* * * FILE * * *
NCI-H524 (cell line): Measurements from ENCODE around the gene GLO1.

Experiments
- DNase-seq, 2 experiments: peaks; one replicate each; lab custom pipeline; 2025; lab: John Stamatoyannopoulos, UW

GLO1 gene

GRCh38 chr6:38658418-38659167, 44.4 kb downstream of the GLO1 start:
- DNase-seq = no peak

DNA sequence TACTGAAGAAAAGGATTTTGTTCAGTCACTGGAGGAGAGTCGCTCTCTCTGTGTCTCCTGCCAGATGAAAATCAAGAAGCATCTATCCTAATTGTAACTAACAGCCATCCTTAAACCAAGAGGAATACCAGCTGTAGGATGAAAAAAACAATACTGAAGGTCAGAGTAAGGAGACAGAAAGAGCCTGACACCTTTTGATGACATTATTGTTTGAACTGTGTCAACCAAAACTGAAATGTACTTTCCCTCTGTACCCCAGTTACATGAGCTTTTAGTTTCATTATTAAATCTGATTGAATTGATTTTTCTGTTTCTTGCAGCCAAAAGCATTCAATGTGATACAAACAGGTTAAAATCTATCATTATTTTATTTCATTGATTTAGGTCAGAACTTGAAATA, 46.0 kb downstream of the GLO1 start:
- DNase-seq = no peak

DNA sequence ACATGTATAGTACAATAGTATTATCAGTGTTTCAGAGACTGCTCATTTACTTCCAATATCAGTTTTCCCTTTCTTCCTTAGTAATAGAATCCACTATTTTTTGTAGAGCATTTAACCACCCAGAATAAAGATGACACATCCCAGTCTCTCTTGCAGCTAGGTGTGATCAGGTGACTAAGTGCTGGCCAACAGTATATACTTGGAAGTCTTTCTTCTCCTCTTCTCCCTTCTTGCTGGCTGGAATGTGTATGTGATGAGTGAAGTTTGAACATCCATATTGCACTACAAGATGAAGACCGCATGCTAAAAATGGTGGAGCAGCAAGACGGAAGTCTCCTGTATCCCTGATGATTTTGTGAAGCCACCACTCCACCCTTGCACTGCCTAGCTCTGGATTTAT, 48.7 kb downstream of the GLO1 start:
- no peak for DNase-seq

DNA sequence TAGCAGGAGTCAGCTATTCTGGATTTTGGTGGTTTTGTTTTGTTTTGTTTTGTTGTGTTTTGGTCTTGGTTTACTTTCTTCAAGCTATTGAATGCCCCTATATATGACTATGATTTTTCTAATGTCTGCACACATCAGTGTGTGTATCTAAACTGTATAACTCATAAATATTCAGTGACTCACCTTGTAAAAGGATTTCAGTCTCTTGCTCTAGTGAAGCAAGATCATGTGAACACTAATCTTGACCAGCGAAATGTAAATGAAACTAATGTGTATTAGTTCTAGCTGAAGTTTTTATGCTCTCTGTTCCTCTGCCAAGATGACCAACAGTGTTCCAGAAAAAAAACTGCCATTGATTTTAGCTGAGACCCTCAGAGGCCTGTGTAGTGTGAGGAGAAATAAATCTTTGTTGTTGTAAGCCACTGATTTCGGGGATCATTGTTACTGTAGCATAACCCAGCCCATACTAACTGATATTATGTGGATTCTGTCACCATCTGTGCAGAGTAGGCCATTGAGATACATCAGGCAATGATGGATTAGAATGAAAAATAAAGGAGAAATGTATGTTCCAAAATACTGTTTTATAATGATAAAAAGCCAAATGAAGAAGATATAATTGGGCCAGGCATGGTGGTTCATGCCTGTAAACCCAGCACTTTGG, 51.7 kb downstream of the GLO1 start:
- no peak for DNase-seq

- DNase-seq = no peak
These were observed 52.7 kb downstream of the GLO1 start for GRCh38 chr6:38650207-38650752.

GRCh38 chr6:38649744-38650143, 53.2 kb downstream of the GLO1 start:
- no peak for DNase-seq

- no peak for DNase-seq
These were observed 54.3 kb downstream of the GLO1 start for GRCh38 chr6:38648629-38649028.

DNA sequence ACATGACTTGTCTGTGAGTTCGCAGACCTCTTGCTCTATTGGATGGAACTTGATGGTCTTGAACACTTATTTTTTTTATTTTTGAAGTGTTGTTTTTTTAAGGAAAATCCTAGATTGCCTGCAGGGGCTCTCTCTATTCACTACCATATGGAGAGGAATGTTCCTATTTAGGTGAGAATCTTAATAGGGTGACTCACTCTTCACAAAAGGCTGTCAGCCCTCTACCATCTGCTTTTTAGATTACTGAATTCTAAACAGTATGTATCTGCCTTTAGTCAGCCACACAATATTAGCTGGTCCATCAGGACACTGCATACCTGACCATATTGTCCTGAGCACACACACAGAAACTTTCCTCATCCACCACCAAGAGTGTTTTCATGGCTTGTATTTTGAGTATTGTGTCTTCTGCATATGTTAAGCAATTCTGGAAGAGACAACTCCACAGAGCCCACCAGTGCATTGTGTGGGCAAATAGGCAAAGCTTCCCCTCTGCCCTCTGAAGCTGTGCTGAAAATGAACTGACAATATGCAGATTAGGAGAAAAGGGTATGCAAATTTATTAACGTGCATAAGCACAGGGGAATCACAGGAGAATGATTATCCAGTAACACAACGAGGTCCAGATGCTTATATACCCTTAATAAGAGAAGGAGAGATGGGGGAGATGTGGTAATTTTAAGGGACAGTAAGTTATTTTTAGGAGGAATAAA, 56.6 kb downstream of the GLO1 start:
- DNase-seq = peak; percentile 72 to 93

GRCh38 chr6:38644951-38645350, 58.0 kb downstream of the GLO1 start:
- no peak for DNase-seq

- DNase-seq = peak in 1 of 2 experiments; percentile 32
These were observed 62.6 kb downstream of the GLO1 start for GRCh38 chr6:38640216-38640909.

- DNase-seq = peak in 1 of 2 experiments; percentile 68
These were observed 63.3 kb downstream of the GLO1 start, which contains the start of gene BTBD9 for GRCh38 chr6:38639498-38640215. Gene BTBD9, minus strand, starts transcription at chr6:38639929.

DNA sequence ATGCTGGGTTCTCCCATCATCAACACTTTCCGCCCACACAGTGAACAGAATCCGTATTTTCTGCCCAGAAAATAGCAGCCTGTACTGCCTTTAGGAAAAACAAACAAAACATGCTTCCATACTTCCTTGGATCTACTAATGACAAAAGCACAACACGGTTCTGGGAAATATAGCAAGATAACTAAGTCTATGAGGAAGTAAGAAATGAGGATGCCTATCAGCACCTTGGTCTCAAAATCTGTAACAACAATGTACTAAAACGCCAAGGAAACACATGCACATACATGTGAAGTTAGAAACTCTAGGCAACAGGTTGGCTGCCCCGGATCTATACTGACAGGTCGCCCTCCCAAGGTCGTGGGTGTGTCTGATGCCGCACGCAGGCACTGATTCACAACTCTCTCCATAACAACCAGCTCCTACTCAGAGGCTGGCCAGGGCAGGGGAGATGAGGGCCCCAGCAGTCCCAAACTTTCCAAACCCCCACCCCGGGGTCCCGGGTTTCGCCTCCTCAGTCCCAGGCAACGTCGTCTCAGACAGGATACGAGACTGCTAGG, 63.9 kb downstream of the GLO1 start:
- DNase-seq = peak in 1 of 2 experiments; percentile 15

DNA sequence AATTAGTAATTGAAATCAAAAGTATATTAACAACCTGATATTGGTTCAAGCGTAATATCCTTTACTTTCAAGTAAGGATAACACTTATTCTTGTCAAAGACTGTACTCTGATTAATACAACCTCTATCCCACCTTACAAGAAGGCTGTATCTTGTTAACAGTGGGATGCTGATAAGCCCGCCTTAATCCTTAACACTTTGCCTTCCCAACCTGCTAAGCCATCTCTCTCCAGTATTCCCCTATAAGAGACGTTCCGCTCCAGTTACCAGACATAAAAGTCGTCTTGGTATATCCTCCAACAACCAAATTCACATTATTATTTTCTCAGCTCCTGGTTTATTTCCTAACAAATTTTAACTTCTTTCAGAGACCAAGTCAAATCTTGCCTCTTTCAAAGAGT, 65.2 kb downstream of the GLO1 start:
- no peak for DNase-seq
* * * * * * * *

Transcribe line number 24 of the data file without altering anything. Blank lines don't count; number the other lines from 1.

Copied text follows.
These were observed 62.6 kb downstream of the GLO1 start for GRCh38 chr6:38640216-38640909.